Being trans in Ireland

Identifying as FTM

Written by Daniel


Truth is we all like to think we know exactly who we can and can’t depend on. Usually we can precisely pin point the people in our lives that will – or won’t – accept certain things. I was sure I had a decent enough read on the people around me but life had something else planned. It decided to teach me just how wrong we can be in our judgment, how you might end up finding support in the least likely of places and how, sadly, sometimes the people closest to your heart can disappoint you.

I am 18 years old now and up until a few months ago I was quite assured in the fact that my relationship with my parents was average. It wasn’t bad, perhaps a little strained. Come on, what teenager doesn’t go through the rebellious phase? Mine mostly consisted of watching TV shows until 6 in the AM and supporting the heck out of the LGBT community however what parents choose to view as rebellious behavior is very much subjective.

So when I finally decided that I should come out to them as transgender, they saw it as ANYTHING but the truth. It was a ‘phase’, it was a ‘hormonal imbalance’, it was ‘out of nowhere’, it was ‘going to go away’. My mother actually went as far as asking the psychiatrist to give me some sort of a wonder pill that would just magic my gender into what it was ‘supposed’ to be.

Of course I understood the sort of turmoil they were probably facing themselves. Not every parent can be immediately supportive, especially when it’s something they barely know anything about. I was content with giving them some time to figure it all out, ask me about it and whatnot but all the while, days and weeks went by and my life was beginning to feel like it was at a standstill.

Old western movies often have these scenes; a lone shot of the village road and a tumbleweed rolling past. They’re frequently shown before something hectic and important is about to happen. If that was not the perfect analogy for my life at that point then I shall never find a more fitting metaphor.

Dealing with family drama

My birthday marked the day I officially began presenting full time as male. My parents were far from happy about it. They said I was moving too fast. For someone who’d felt completely stuck and out of place for the first 18 years of their life it did not feel like moving fast. It felt like not moving fast enough. I remained sensible to the fact that they were finding it hard to deal with it. I suggested support groups or even one-on-one conversations with people who were informed on the subject – to no avail. My offers fell on deaf ears. It’s rather difficult to make a compromise with a second party that isn’t looking to sway their views.

Finally, I made a Facebook page under the name I was going by. I didn’t tell my parents. I had a vague idea of what their reaction would be. Home was stressful enough as it was but for the first time in my life, I had something that resembled a social life. And it was great – albeit short-lived.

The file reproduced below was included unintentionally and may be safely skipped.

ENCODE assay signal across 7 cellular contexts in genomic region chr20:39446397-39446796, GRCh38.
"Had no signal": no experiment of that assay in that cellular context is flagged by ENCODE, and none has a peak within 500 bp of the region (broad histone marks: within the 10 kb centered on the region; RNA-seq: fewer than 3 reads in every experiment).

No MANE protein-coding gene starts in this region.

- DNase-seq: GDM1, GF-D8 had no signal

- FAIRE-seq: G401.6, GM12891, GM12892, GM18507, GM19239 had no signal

The end of the summer I was staying at a hotel with a friend who was visiting from England. There was a pizza place nearby, a vending machine in the lobby and a huge shower I was very sorry to part with. One of the days my friend and I were to go back to mine for dinner. When we arrived, my mother was at work but my father was sure to inform me of the fact that they had come across my Facebook page. Thus I was offered an ultimatum – one I never imagined I’d be faced with. I was to either delete the page or pack my bags and move out.

I was furious. I had a new-found social life, a shred of confidence, unsupportive parents and WAY too many DVDs to fit into the one bag I shoved my things into. Imagine my frustration.

Learning life lessons

So what was my lesson in all of this? It’s not the end of the world. If anything, it taught me that sometimes you need to free up the spaces closest to your heart for the people that honestly deserve it.

When facing difficult decisions and life situations, oftentimes you will be astonished to find who has your back and who’s eager to hold you back. Every now and again you’ve got to take a look at your life and check for unnecessary obstacles.

Had I subjected myself to enduring my parents’ demands, I wouldn’t have met the most amazing people that I am proud to call my friends now. I wouldn’t have started my transition. I wouldn’t have found a way out of depression OR self-harm. I wouldn’t have started writing poetry or indulging in my art so actively. Truth be told, I probably wouldn’t even be writing this right now.

Letting go can be the hardest thing, but in the end you will be better for it. Sometimes it might be the only thing holding you back from your happy ending.

My tumblr – for anyone that would like to check it out – is at

My poetry tumblr:

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